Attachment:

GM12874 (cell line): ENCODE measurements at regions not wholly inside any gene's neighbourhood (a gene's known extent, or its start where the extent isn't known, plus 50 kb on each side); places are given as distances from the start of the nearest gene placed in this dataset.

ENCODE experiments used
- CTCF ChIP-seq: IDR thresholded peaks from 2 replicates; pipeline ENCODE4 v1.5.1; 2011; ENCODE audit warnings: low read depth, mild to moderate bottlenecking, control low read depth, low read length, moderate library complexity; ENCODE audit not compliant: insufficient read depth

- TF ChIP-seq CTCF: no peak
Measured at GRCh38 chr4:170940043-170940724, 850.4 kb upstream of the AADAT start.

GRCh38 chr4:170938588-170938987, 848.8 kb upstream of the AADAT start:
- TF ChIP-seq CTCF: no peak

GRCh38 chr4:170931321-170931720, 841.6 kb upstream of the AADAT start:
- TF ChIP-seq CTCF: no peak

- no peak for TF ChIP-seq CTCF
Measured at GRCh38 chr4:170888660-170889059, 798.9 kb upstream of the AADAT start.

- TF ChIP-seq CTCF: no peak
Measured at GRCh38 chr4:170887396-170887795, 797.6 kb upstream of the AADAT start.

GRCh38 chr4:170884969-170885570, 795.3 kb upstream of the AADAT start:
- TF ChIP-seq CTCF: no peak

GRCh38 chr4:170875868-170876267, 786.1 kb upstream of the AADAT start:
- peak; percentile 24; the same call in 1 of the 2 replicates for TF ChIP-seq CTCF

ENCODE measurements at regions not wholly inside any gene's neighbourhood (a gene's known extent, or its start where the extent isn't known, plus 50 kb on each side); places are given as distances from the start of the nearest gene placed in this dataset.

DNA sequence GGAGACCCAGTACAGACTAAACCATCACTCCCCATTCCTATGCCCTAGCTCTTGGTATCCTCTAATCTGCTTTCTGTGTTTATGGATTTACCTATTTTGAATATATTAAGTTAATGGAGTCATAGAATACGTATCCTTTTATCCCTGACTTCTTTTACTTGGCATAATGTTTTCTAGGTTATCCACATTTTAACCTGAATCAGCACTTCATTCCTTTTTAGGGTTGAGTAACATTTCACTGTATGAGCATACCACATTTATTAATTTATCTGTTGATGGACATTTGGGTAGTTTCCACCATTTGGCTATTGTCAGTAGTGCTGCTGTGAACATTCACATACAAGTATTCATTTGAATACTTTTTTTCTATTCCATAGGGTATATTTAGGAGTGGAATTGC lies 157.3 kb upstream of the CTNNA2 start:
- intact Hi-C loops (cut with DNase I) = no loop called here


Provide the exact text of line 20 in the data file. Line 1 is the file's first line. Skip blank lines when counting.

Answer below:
- intact Hi-C loops (cut with DNase I) = no loop called here